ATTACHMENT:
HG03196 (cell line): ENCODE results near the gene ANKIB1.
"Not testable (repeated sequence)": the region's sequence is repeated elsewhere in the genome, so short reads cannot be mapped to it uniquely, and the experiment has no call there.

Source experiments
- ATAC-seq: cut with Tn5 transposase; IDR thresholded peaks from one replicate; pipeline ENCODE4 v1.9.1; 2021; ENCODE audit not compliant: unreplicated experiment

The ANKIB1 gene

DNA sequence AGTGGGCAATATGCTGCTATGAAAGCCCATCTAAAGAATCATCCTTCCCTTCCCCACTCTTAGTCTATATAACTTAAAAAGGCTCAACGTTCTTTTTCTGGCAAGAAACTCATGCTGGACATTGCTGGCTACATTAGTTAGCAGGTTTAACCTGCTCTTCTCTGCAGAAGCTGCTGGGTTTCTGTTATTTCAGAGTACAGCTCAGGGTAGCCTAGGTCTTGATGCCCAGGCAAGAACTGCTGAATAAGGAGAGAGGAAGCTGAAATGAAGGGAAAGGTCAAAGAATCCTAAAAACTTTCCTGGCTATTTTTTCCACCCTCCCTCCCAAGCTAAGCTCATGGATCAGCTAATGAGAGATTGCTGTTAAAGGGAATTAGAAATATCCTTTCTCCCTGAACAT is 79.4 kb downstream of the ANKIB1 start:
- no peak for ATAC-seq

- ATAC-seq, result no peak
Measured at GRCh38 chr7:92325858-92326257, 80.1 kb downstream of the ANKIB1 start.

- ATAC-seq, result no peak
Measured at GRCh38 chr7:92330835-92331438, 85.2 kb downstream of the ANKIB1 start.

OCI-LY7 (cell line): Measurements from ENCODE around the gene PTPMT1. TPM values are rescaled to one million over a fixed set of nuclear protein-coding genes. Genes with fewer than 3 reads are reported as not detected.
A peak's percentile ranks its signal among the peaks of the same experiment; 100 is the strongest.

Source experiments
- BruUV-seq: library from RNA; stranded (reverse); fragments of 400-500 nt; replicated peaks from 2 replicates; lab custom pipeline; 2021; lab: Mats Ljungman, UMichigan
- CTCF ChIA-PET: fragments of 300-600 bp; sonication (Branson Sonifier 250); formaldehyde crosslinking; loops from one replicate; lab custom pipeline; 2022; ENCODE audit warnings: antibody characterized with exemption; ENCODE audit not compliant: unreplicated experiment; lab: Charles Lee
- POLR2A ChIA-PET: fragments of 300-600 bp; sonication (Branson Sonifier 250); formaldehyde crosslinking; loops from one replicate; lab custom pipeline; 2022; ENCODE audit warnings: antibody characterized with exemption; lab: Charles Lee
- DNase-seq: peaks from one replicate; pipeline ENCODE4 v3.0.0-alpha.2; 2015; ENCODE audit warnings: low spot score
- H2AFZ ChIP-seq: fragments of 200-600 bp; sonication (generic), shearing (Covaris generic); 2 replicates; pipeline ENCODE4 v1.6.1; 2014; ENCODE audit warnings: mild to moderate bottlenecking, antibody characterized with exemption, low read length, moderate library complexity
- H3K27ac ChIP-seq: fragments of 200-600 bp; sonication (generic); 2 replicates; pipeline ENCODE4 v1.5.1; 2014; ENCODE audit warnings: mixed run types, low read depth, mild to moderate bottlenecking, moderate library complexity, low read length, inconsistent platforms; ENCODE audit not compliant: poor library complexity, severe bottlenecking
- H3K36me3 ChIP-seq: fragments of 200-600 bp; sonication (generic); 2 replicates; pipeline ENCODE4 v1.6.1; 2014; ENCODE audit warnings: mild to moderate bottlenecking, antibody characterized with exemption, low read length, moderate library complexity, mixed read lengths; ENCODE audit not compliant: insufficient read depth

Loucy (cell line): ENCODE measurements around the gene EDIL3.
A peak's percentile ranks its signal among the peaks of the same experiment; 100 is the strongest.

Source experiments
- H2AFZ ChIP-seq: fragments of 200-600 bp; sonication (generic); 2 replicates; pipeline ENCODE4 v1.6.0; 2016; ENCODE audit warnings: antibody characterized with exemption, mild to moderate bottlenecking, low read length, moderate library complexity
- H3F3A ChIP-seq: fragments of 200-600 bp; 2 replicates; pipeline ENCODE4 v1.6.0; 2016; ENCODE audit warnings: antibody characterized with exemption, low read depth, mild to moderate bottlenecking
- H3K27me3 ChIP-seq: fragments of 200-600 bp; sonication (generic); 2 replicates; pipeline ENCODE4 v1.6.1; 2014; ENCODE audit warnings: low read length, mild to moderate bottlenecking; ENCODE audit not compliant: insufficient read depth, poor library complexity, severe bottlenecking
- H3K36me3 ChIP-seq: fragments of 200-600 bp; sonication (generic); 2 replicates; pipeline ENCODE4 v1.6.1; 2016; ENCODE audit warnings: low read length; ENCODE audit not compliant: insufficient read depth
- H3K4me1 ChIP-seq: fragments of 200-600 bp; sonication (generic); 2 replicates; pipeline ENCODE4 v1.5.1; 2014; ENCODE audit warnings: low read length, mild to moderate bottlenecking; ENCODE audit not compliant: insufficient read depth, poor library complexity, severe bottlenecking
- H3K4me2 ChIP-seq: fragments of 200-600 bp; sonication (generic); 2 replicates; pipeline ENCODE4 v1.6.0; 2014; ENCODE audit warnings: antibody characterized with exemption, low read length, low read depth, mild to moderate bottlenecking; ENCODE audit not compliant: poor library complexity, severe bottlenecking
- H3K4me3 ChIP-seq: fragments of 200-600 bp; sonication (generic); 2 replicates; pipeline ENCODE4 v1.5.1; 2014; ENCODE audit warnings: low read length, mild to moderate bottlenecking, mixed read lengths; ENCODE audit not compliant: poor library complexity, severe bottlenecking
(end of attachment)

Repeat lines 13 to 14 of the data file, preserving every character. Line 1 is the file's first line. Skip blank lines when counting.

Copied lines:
A peak's percentile ranks its signal among the peaks of the same experiment; 100 is the strongest.

Source experiments